All from fibres: Erasmus Darwin's neuroscience

Chris U.M. SMITH
Zürich, Switzerland

Erasmus Darwin was a major figure in the medico-scientific world of mid to late eighteenth century England. He died on April 18 1802 and hence 2002 is his bicentenary. Trained in medicine at Cambridge and Edinburgh his medico-scientific interests were extensive. In his last publication, The Temple of Nature (1803), he developed an evolution theory which closely resembles, though predating, that of Lamarck. In the Zoonomia (1794; 1796) he outlines a neuropsychology which has resonances with that of Haller, Boerhaave and Julien Offray de la Mettrie. Like his more famous grandson he was concerned to develop an over-arching theory to account for his wide-ranging observations,in his case of medical practice. Like Boerhaave and la Mettrie, but unlike his more sensible grandson, he was part of that Western intellectual tradition engaged in the mind-brain debate. In his endeavour to distance himself both from the hydraulics of the Cartesians and the Newtonian vibrationism of David Hartley he developed a neuropsychology based on an elementary unit that, in his theory, is a 'living fibre'. He uses this concept to account not only for motor outflow but also, and more interestingly, for sensation, perception and mentation. In his attempted unification of psychology and physiology he has been regarded as one of the founders of psychosomatic medicine. In this paper I shall discuss his neuropsychology and compare it with the other psychophysiologies of the eighteenth century. How original is Darwin's thought? Has it exerted any influence on subsequent neuroscience?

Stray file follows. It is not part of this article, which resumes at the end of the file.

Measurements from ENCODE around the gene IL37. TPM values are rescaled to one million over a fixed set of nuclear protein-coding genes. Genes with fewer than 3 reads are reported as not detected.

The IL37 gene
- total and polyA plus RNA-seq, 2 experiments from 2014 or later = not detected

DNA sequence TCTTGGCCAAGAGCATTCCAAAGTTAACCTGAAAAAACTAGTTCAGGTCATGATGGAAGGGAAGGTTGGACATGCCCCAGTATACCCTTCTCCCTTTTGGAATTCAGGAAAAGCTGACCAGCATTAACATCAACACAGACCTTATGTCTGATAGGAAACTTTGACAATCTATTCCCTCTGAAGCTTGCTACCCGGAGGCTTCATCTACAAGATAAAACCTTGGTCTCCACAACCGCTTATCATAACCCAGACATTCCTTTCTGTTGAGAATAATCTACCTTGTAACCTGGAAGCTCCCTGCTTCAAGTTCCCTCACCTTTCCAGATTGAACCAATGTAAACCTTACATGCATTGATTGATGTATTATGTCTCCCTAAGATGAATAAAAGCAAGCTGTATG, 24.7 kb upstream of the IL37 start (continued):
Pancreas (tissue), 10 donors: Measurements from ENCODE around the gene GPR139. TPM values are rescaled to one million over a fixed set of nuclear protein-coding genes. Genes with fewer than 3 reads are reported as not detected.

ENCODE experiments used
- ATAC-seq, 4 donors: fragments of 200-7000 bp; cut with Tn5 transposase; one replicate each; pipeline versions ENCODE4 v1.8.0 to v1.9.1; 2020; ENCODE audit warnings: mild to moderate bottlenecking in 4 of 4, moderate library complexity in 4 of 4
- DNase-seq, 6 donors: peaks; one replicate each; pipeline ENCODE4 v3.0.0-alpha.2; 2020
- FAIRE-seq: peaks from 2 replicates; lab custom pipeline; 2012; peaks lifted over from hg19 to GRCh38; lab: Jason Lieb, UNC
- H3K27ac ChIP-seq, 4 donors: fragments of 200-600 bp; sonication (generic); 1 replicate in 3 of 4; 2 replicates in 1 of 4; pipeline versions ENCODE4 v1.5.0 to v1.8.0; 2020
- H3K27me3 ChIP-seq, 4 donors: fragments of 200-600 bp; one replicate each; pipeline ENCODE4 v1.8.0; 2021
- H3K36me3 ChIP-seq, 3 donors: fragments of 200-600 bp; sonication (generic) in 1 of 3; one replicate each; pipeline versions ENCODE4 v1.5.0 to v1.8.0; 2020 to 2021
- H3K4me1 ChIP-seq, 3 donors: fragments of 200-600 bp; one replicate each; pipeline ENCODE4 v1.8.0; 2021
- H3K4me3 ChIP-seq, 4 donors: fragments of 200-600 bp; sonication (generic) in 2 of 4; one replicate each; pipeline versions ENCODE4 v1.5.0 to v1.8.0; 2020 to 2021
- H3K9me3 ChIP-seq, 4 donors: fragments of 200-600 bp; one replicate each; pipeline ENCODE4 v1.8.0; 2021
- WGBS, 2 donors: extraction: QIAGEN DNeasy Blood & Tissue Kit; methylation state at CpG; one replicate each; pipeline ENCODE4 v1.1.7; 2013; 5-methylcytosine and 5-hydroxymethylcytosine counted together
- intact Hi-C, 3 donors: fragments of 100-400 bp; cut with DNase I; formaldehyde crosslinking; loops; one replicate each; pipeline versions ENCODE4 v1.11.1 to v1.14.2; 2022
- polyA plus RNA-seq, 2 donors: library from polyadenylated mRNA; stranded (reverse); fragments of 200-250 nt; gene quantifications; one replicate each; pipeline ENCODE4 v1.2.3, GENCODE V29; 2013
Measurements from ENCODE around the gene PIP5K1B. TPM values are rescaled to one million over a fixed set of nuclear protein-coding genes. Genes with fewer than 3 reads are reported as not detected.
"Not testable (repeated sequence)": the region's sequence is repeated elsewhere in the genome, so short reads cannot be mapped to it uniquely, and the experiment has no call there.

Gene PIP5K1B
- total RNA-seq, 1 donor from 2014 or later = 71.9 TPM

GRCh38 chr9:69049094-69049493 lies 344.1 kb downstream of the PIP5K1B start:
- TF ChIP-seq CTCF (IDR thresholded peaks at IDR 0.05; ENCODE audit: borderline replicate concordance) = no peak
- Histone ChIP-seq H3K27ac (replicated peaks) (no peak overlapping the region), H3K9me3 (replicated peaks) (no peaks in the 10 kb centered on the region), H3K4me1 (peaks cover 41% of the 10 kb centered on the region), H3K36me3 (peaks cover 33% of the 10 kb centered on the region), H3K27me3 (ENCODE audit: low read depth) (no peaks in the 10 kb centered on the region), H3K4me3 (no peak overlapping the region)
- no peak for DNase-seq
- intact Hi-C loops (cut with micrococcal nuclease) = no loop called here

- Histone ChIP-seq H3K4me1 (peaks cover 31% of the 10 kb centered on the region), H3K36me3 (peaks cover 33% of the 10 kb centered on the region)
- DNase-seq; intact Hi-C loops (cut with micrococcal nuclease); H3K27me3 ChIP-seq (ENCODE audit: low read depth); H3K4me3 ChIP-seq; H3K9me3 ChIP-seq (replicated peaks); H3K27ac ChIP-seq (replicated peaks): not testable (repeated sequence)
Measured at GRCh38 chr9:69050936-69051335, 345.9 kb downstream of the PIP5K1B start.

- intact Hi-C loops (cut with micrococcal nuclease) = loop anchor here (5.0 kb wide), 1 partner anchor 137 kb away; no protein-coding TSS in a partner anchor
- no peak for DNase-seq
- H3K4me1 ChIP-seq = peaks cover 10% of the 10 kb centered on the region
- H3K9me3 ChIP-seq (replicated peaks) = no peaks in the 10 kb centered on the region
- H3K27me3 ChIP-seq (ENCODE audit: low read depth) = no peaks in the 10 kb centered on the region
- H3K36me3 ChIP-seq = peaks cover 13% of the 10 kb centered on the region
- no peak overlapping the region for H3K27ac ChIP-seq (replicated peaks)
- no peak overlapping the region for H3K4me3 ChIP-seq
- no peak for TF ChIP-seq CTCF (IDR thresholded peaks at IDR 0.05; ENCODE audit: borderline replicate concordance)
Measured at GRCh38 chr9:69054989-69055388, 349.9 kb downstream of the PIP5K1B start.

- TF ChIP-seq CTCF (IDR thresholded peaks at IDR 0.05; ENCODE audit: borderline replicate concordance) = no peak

Session I -- Mind, Brain and Consciousness
Sunday, 2 June 2002, 9:45 am

Seventh Annual Meeting of the International Society for the History of the Neurosciences (ISHN)

Los Angeles, California, USA